Campus musicians find outlets for talent
Sam Stryker | Wednesday, December 8, 2010
Notre Dame has provided Nick Gunty with special opportunities to display his musical talent, the junior, who plays the guitar, said.
“Every once in a while something comes around, like the Sudan peace rally last Saturday,” Gunty said. “I got to play for that. That was probably the most special or most ‘Notre Dame’ thing I’ve done.”
Junior Will Thwaites said the University has also allowed for unique performance opportunities for his musical group, A Face For Radio. The group consists of Thwaites, juniors Kyle Collins, Michael George and Collin Chudwick and sophomores Danny Cruser and John Mandrakas.
“We opened for White Panda when they were in town, which went really well. It was really fun to get up there before a really big act,” he said. “They had about 500 kids in the audience, not all of them super psyched for our music but it was definitely cool to have a crowd that big.”
Thwaites said he is lucky to have found other music students who enjoy playing and performing in their free time.
“The biggest thing here is there is a lot of untapped talent. There’s a ton of kids who were really talented musicians in high school that really don’t have the opportunity to pursue music here because they’re dominated by their education,” he said. “A lot of the musical initiatives on campus are very formal.”
Gunty, who describes his music style as indie folk rock, said he has worked hard to not only play live on campus, but in local establishments. He also said he is looking to expand where he performs.
“Fiddler’s Hearth [in South Bend] has an open mic every week. That gives you a lot of frequency,” Gunty said. “Lately I’ve been reaching out to places a little more extended like Indianapolis, Three Oaks in Michigan and Chicago.”
Thwaites said his musical endeavors are more of a hobby.
“It’s definitely not my number one pursuit,” he said. “I’m working hard at school, and this is something I do on the side.”
Thwaites said he sometimes struggles to strike a balance between academics and music. But he said musical success brings him greater joy.
“Since I have been doing this, I’ve been trying to find this dynamic between the two because every time I get my school work down, my music suffers and every time I get into a flow musically, my grades turn into C’s,” Thwaites said. “The thing I come back to is every time I finish a good music thing, I’m on cloud nine and every time I do well in school, it doesn’t feel any different than before.”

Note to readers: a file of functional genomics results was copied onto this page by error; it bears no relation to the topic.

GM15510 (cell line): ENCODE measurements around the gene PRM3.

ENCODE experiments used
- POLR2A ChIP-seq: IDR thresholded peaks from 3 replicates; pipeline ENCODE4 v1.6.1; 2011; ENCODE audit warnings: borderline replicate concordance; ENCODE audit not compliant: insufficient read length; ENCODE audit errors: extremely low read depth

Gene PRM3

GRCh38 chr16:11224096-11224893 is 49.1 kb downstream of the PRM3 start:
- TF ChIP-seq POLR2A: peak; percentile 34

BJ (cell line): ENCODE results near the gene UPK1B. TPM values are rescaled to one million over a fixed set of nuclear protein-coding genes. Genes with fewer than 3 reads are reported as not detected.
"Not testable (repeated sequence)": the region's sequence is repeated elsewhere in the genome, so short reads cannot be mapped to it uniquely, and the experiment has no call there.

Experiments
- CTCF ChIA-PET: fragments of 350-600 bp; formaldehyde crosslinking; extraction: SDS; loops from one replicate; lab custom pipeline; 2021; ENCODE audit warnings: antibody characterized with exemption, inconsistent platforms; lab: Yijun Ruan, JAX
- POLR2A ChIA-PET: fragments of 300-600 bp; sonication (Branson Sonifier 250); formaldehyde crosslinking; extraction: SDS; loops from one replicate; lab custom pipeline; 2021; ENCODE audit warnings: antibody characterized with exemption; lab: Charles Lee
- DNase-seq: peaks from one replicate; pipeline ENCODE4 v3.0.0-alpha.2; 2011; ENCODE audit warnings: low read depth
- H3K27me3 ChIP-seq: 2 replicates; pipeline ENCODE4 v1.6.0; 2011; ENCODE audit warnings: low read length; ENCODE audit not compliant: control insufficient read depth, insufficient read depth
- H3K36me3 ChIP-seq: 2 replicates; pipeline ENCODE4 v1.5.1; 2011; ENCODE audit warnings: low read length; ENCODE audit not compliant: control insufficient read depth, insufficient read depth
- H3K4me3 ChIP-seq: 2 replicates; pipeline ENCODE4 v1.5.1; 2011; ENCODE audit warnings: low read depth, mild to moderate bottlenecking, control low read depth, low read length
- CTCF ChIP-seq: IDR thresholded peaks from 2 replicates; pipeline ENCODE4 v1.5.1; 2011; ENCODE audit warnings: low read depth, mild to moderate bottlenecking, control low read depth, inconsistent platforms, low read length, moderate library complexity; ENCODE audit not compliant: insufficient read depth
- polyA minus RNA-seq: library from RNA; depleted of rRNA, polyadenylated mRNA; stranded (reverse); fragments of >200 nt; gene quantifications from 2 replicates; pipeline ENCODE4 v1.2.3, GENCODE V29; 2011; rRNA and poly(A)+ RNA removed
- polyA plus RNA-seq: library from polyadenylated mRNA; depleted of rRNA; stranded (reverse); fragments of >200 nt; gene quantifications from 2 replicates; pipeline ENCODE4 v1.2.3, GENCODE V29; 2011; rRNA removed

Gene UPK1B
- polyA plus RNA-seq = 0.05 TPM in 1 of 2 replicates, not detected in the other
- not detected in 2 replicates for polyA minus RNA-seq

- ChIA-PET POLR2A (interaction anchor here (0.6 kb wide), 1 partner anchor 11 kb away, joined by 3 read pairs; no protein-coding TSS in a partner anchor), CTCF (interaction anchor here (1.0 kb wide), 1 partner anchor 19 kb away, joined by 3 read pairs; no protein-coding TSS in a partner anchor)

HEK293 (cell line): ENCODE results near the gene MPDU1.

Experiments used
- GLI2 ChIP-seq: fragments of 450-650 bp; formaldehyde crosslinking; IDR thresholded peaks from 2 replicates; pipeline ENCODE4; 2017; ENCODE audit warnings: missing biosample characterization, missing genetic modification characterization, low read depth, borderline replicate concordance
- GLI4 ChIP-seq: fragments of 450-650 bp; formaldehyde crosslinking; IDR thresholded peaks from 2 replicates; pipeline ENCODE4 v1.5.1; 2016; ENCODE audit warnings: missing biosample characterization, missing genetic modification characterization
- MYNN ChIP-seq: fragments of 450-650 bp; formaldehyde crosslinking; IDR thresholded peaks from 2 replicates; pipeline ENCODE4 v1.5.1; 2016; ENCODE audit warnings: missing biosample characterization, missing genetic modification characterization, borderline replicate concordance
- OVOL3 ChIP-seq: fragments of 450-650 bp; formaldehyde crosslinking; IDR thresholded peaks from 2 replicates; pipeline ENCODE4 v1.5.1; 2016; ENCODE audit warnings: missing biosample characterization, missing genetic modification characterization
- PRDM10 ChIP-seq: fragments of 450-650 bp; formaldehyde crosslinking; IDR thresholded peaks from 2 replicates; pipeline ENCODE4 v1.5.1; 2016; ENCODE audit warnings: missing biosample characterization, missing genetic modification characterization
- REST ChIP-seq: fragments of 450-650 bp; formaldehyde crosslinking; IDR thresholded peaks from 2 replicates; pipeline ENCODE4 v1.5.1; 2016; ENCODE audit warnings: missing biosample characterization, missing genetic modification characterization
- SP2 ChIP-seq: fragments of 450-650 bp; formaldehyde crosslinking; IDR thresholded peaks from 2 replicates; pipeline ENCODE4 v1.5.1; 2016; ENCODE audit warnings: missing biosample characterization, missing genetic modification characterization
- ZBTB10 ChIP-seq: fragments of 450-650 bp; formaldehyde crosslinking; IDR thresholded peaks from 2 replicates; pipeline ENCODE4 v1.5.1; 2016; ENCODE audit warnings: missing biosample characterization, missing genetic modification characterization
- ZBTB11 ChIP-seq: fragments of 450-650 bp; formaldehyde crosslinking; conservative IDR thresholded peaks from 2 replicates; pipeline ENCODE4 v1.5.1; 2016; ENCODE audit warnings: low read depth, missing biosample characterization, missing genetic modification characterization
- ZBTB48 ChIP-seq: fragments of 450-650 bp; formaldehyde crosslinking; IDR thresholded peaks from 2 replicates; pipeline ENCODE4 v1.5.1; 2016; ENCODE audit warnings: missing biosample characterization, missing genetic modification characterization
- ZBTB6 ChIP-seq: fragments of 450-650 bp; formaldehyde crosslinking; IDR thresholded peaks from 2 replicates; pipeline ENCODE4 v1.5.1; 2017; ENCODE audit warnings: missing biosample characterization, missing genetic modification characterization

Though he considers his music a full-time pursuit, Gunty said his classes have made it difficult to commit to his music.
“It definitely is a full time thing. Particularly sophomore year, I spent a lot of time — probably half and half — between music and school,” he said. “It’s easy to do that freshman and sophomore year when you don’t have a lot of work to do.”
Gunty said he plans to pursue a career in music.
“To really figure out if you can make it, you have to live in a place that really lives it,” he said. “I definitely have a plan to move to Chicago or maybe Los Angeles after school to give it a full-time try.”
Thwaites said he sees his music as more of an outlet for his creativity than any sort of potential vocation, but he said he would give a musical career a try if the opportunity presented itself.
“It’s definitely not my number one goal in doing it,” he said. “I do it just for the fun of it. I do it because it’s a nice way to express myself creatively.”
Thwaites said he focused mainly on rap freshman and sophomore year. His YouTube video, “Daisy’s Lullaby (The Great Gatsby Rap)” has over 97,000 views. Thwaites said the success of his song has spilled over into classrooms across the country.
“I’ve had a lot of different English teachers get in touch with me. One in particular who works at a Title One school where a lot of her kids haven’t read books before,” he said. “She reached out to me to help her plan to get these juniors in high school to finish their first book, being ‘The Great Gatsby.'”
Gunty, who already has an album available on iTunes, said he doesn’t plan on halting his musical pursuits as he studies abroad in the spring in Toledo, Spain.
“By the end of next semester, I want to have another short one recorded, like a five song EP,” he said.
Thwaites said despite a busy fall semester, A Face For Radio is looking to release new material in the near future.
He said he has always been active in singing in local choirs from a young age, but an assignment for his senior English class where he sang about his classroom experiences sparked his interest as a live artist.
“It was the first time I had gotten on stage in front of a group of people,” he said. “Once I got a taste of it I didn’t want to turn back.”